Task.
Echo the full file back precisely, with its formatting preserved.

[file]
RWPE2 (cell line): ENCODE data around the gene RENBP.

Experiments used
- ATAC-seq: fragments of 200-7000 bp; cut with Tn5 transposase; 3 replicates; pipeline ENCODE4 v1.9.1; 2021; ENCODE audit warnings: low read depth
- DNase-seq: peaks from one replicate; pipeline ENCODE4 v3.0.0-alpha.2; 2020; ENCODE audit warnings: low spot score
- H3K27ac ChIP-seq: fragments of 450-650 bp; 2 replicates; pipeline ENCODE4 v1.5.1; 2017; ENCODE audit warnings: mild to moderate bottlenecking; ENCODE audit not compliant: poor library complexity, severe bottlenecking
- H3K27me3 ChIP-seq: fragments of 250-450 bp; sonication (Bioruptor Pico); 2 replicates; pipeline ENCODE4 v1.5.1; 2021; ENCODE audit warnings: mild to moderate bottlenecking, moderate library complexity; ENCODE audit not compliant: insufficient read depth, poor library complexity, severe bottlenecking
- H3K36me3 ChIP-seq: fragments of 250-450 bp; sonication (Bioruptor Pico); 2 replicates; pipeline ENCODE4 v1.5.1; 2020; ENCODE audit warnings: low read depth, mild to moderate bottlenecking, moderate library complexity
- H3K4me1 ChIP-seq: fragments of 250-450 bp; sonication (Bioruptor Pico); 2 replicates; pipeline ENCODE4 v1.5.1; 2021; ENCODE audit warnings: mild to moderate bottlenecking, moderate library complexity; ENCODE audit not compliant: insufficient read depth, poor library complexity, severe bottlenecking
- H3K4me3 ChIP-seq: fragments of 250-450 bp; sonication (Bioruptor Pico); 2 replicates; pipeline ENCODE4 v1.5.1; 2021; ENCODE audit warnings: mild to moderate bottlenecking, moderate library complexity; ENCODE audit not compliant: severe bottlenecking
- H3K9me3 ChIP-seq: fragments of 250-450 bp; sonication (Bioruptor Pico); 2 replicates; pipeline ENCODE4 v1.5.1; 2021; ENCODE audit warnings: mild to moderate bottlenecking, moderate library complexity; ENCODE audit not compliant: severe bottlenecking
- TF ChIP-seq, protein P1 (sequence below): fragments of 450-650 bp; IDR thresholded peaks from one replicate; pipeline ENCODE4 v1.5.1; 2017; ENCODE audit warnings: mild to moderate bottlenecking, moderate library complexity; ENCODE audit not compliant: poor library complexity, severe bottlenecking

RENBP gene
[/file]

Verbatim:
RWPE2 (cell line): ENCODE data around the gene RENBP.

Experiments used
- ATAC-seq: fragments of 200-7000 bp; cut with Tn5 transposase; 3 replicates; pipeline ENCODE4 v1.9.1; 2021; ENCODE audit warnings: low read depth
- DNase-seq: peaks from one replicate; pipeline ENCODE4 v3.0.0-alpha.2; 2020; ENCODE audit warnings: low spot score
- H3K27ac ChIP-seq: fragments of 450-650 bp; 2 replicates; pipeline ENCODE4 v1.5.1; 2017; ENCODE audit warnings: mild to moderate bottlenecking; ENCODE audit not compliant: poor library complexity, severe bottlenecking
- H3K27me3 ChIP-seq: fragments of 250-450 bp; sonication (Bioruptor Pico); 2 replicates; pipeline ENCODE4 v1.5.1; 2021; ENCODE audit warnings: mild to moderate bottlenecking, moderate library complexity; ENCODE audit not compliant: insufficient read depth, poor library complexity, severe bottlenecking
- H3K36me3 ChIP-seq: fragments of 250-450 bp; sonication (Bioruptor Pico); 2 replicates; pipeline ENCODE4 v1.5.1; 2020; ENCODE audit warnings: low read depth, mild to moderate bottlenecking, moderate library complexity
- H3K4me1 ChIP-seq: fragments of 250-450 bp; sonication (Bioruptor Pico); 2 replicates; pipeline ENCODE4 v1.5.1; 2021; ENCODE audit warnings: mild to moderate bottlenecking, moderate library complexity; ENCODE audit not compliant: insufficient read depth, poor library complexity, severe bottlenecking
- H3K4me3 ChIP-seq: fragments of 250-450 bp; sonication (Bioruptor Pico); 2 replicates; pipeline ENCODE4 v1.5.1; 2021; ENCODE audit warnings: mild to moderate bottlenecking, moderate library complexity; ENCODE audit not compliant: severe bottlenecking
- H3K9me3 ChIP-seq: fragments of 250-450 bp; sonication (Bioruptor Pico); 2 replicates; pipeline ENCODE4 v1.5.1; 2021; ENCODE audit warnings: mild to moderate bottlenecking, moderate library complexity; ENCODE audit not compliant: severe bottlenecking
- TF ChIP-seq, protein P1 (sequence below): fragments of 450-650 bp; IDR thresholded peaks from one replicate; pipeline ENCODE4 v1.5.1; 2017; ENCODE audit warnings: mild to moderate bottlenecking, moderate library complexity; ENCODE audit not compliant: poor library complexity, severe bottlenecking

RENBP gene